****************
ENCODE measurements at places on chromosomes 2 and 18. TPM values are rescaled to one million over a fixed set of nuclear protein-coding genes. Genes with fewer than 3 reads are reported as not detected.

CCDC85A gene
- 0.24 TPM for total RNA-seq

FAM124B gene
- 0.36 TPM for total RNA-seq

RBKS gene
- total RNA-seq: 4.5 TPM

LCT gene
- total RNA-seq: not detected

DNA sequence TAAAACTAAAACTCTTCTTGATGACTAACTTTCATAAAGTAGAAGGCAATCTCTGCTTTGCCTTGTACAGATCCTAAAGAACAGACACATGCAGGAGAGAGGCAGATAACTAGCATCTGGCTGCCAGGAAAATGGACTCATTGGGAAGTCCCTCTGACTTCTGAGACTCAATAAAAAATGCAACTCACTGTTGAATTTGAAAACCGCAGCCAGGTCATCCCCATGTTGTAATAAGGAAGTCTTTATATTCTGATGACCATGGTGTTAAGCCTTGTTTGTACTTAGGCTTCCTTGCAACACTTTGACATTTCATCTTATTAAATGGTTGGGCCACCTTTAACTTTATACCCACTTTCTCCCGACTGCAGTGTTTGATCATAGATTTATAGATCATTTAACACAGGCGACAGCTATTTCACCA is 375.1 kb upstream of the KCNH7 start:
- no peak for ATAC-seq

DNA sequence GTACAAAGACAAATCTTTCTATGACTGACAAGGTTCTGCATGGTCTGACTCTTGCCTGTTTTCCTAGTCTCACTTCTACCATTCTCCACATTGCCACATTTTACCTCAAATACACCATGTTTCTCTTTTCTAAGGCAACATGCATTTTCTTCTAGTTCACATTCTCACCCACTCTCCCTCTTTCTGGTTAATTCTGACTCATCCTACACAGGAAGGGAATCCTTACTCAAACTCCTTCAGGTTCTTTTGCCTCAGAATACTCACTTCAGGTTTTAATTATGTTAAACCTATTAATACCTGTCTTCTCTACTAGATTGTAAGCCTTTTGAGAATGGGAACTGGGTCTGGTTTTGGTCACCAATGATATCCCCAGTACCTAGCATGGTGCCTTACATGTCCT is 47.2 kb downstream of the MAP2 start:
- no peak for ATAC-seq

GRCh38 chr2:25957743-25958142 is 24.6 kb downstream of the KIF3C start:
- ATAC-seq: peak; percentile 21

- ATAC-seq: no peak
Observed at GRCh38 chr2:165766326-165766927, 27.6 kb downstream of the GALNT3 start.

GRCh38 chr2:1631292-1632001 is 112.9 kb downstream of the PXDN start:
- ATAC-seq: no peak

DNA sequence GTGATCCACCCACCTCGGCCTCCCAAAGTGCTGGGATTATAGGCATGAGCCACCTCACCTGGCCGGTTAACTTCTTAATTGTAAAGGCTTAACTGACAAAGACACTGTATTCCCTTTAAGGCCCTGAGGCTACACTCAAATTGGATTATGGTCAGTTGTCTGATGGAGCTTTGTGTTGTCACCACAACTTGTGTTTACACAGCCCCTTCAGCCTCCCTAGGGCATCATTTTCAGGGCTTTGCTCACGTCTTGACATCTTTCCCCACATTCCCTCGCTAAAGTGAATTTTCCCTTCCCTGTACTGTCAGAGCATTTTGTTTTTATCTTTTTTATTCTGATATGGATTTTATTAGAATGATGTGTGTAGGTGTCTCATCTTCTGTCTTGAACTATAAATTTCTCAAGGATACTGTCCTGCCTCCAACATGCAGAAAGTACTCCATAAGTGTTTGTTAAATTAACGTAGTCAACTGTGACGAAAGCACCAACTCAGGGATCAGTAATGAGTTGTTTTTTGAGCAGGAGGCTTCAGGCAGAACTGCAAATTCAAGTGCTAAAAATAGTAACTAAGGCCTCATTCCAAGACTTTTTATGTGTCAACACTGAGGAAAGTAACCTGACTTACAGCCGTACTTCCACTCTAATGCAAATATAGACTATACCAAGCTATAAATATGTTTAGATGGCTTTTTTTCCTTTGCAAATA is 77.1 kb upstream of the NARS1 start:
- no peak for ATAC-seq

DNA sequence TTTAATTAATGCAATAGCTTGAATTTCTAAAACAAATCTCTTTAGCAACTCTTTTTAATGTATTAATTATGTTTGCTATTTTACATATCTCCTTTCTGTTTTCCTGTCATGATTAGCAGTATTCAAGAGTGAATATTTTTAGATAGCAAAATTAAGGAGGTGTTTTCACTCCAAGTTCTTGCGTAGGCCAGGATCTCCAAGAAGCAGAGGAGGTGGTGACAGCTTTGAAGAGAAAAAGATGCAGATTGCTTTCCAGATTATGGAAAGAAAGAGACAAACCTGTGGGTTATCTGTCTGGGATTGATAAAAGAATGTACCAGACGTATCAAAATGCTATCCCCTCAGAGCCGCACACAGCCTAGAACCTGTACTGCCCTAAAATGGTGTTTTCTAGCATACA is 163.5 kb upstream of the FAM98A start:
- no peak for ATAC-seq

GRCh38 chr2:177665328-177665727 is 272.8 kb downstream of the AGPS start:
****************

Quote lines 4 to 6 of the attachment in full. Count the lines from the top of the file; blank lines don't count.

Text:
FAM124B gene
- 0.36 TPM for total RNA-seq

RBKS gene